Well, on all my teams that won the Super Bowl, we were a top three defense each time. My first four years in Dallas, we were first in total defense twice and allowed the second fewest points in the conference in three of the four seasons.
It's been 20 years since I won my fifth ring. And I'm still the only player to do it. I knew going into that Super Bowl against the Pittsburgh Steelers that no one had won five because my former San Francisco 49ers teammate and good friend Ronnie Lott called me the morning of the game and told me there were a bunch of guys with four but none with five. I laughed and told him that if we did win, and I thought we would, that I was going to put all five rings on and pop him upside the head. So I got to do that, which was fun. It was more a love tap, though I do love Ronnie.
Tom Brady seems to have the best chance to match my five. Regardless of if he does, I'm the first one to do so, and they can never take that away from me And you know what, for me to stay relevant, maybe someone else needs to get there, to win five. If that happens, I'm not going to take anything away from that player. They will have all my respect and admiration because, if you can get to that house five times and win it, I know you deserve the honor and praise.
Heck, I want someone to break it someday and win six It will be even more exciting if it happens soon while I'm able to enjoy it -- and hopefully enjoy it with them, maybe talk about it, and tell some stories. That's going to be a pretty exclusive club. It's been lonely these last 20 years. It's no fun being on the mountaintop by yourself. You need someone to compare journeys with, see what they sacrificed to reach the top.
I have regrets, a whole bunch of regrets, about the way I treated my teammates, my coaches, my family, and people in general during my playing career, but as far as winning, as far as maximizing my team's opportunity for success, I have zero. But it required a lot of sacrifice. I sacrificed my back, my knees. I've been parking in handicapped spaces for almost 10 years now. It takes me a while to get around, and I just turned 52 this past January. I'm not exactly an old man, but let me tell you, my body is old. We won Super Bowls and we made the fans happy I mean, when it comes to playing in the NFL, that's Mount Olympus, where the football gods reside. That's why we all play, so I'm okay with how it all turned out, and I’m paying the price with my body every waking hour.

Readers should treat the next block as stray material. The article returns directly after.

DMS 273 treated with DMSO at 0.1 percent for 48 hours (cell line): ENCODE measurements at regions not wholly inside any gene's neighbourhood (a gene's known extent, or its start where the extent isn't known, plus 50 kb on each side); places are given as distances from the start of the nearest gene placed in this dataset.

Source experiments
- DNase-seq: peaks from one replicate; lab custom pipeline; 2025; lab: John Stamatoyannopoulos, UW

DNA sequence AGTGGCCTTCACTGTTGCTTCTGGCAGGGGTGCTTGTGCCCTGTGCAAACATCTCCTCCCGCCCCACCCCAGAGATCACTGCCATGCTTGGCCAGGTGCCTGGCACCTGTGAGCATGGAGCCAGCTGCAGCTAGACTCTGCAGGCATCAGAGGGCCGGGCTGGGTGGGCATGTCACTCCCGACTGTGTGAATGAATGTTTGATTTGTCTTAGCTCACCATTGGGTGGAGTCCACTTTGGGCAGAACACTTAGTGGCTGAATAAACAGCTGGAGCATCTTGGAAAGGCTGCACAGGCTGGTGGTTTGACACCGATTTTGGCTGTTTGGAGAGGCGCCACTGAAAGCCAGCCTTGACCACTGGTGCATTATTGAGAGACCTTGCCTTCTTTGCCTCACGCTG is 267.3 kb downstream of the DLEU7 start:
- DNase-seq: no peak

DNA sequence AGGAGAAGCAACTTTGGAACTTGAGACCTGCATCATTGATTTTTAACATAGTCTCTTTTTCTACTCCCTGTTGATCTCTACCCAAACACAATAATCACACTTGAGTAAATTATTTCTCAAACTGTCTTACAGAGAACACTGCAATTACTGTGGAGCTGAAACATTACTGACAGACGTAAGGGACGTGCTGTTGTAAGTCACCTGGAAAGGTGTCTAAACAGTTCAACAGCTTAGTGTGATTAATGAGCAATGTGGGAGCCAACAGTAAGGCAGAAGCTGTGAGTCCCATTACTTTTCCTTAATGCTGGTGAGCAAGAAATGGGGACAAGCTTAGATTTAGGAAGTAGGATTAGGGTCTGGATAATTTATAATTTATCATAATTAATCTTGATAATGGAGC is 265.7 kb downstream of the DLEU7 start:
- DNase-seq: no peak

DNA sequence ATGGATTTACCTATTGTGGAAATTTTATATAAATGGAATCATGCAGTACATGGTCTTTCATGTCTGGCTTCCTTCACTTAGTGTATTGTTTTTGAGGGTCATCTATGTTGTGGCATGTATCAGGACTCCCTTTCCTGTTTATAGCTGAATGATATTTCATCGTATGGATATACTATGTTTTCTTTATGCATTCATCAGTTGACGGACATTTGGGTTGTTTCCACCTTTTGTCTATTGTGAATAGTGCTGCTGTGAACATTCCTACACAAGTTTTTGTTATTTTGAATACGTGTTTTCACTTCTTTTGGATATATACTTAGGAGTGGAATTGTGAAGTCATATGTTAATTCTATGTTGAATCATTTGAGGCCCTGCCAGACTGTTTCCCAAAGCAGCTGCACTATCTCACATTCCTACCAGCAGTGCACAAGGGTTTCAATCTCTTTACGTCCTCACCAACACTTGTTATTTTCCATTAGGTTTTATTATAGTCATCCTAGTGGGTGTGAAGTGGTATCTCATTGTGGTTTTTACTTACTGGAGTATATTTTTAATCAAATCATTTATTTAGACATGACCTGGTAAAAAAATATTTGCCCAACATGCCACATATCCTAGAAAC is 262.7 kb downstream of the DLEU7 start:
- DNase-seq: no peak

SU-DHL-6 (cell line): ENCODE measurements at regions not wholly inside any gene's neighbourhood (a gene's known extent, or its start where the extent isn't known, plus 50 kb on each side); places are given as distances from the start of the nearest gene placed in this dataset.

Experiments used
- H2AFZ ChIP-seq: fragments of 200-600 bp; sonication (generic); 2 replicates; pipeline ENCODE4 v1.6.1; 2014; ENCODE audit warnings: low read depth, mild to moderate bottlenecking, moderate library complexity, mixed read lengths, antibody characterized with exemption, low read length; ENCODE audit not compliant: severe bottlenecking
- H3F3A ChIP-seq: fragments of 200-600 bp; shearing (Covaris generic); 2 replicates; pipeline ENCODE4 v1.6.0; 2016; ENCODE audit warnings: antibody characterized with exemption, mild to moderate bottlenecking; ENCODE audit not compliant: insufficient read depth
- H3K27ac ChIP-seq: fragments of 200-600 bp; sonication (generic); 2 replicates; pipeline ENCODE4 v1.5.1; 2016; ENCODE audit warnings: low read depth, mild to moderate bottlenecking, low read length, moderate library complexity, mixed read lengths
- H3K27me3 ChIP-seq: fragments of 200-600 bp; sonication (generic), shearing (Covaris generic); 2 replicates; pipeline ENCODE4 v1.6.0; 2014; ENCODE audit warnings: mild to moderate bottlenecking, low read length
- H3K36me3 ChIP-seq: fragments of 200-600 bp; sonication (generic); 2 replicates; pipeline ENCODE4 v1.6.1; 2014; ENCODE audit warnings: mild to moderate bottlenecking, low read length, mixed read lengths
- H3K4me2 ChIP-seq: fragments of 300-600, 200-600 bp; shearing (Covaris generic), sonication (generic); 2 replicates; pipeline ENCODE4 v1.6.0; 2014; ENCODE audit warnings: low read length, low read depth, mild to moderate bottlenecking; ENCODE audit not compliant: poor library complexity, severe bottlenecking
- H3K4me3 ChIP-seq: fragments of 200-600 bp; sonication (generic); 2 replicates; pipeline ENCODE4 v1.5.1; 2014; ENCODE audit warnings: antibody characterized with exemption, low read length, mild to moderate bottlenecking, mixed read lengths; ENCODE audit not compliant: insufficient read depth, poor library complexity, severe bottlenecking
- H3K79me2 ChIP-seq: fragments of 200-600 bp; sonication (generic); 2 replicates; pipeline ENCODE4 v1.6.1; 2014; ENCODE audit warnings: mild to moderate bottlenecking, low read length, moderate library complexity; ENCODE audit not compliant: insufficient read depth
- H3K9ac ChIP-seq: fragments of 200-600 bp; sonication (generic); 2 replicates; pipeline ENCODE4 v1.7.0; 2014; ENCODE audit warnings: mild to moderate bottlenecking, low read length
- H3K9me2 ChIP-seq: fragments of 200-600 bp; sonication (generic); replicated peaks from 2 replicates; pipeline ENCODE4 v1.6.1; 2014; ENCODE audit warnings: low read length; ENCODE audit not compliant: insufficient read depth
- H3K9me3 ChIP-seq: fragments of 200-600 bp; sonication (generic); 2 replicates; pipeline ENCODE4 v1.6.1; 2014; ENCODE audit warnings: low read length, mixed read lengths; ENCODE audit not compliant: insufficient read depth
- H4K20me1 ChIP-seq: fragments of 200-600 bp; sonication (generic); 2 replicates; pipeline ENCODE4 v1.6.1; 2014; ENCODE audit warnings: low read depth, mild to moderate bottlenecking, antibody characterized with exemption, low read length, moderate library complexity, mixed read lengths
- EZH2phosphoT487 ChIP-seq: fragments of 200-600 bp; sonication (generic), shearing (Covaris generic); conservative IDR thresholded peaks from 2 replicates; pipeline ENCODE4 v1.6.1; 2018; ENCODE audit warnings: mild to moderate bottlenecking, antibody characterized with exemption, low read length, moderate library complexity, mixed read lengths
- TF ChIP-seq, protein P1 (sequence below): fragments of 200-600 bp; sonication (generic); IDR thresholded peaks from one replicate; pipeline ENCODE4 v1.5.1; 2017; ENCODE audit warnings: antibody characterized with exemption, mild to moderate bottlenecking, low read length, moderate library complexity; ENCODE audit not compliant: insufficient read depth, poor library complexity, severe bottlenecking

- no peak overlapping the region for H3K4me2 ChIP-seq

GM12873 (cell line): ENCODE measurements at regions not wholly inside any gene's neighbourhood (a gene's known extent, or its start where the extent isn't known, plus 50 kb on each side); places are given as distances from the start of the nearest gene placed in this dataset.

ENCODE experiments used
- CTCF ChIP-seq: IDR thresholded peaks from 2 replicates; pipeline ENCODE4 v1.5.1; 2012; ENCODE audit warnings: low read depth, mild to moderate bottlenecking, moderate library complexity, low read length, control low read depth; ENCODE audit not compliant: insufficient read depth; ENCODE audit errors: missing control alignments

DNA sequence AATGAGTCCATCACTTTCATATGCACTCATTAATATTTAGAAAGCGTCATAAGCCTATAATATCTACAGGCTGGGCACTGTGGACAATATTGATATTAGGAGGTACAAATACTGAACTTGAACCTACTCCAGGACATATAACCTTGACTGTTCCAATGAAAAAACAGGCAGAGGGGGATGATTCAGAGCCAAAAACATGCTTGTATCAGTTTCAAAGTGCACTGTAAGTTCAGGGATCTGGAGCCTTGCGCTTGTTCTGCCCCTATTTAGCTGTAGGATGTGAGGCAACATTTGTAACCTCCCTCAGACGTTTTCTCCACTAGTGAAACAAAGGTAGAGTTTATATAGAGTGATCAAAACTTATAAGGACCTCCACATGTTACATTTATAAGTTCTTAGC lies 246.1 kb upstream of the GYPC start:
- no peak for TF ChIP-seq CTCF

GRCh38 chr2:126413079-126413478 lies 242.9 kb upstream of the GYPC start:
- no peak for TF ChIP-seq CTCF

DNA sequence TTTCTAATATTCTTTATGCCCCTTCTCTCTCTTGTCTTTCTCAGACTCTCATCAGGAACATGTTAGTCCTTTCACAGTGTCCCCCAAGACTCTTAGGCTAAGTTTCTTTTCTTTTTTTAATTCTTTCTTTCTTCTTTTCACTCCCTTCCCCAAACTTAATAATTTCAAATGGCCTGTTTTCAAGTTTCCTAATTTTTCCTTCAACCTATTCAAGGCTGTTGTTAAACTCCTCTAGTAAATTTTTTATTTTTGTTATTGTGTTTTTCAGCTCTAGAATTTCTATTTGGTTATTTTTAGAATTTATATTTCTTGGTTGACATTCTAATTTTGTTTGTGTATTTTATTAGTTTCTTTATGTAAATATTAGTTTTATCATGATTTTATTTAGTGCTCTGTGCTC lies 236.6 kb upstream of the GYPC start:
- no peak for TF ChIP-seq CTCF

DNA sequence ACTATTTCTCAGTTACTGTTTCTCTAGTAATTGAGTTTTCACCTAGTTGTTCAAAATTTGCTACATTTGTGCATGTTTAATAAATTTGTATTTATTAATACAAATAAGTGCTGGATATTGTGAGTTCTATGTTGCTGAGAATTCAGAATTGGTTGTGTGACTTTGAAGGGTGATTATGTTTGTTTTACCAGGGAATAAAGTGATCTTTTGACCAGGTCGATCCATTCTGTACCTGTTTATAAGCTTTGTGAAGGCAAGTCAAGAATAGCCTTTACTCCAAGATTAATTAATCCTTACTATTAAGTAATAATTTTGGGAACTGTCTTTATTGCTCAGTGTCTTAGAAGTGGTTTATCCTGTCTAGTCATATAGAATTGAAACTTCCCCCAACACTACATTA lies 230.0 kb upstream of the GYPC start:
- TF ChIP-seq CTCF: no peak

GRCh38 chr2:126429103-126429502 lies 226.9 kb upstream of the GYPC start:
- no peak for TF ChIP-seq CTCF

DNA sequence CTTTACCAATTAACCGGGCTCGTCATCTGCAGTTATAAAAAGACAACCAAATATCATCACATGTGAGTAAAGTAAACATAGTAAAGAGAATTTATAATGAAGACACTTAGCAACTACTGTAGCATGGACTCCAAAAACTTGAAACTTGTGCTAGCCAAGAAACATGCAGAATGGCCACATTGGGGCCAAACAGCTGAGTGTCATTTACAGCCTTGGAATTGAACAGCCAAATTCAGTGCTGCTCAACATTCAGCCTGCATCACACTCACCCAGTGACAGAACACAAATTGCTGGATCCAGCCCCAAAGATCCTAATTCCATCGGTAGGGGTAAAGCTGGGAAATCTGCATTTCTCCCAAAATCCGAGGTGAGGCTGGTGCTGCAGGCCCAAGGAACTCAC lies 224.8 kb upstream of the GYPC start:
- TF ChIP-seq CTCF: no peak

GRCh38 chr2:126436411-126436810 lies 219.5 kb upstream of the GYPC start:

I was willing to sacrifice it all -- physically and mentally. Again, though, I have no regrets about how I pushed my teammates in terms of being better football players, in terms of caring more about winning because you know what? At the end of the day, when I walk in a room, people know I'm a winner. When a lot of other guys walk in a room, they could play 13 years, make a lot of money, but people won't know who the hell they are.
People want to be around winners. They want to be around people who know how to sacrifice. I go do a lot of charity work, autograph shows, football clinics, speeches, and people want to know about success. If they want to know about failure, there's a whole bunch of people, ex-football players included, they can ask that about stuff.
I've never been really great at expressing myself, well, at least my inner feelings. I can tell a joke. I was the class clown growing up, and that continued into the locker rooms of my high school, college and pro teams. There are a lot of stories about me out there. Some are true, some are ridiculously exaggerated, and others are simply fiction.
There's a quote I really like, from the Greek writer Nikos Kazantzakis: "Since we cannot change reality, let us change the eyes which see reality." Deep stuff, huh? You weren't expecting that from ol' Charles were you? That's my goal with this book -- at least one of them. To change the eyes with which the world sees Charles Haley. I'm also hopeful that through my journey -- with bipolar disorder and depression and where I am today -- that maybe my story can help someone else.
-- Excerpted by permission from Fear No Evil: Tackling Quarterbacks and Demons on My Way to the Hall of Fame by Charles Haley With Jeff Sullivan. Copyright (c) 2016. Published by Triumph Books. Available for purchase from the publisher, Amazon, Barnes & Noble and iTunes. Follow Charles Haley on Twitter @CharlesHaleyHoF. Follow Jeff Sullivan on Twitter @SullyBaldHead. Read foreword by Ronnie Lott.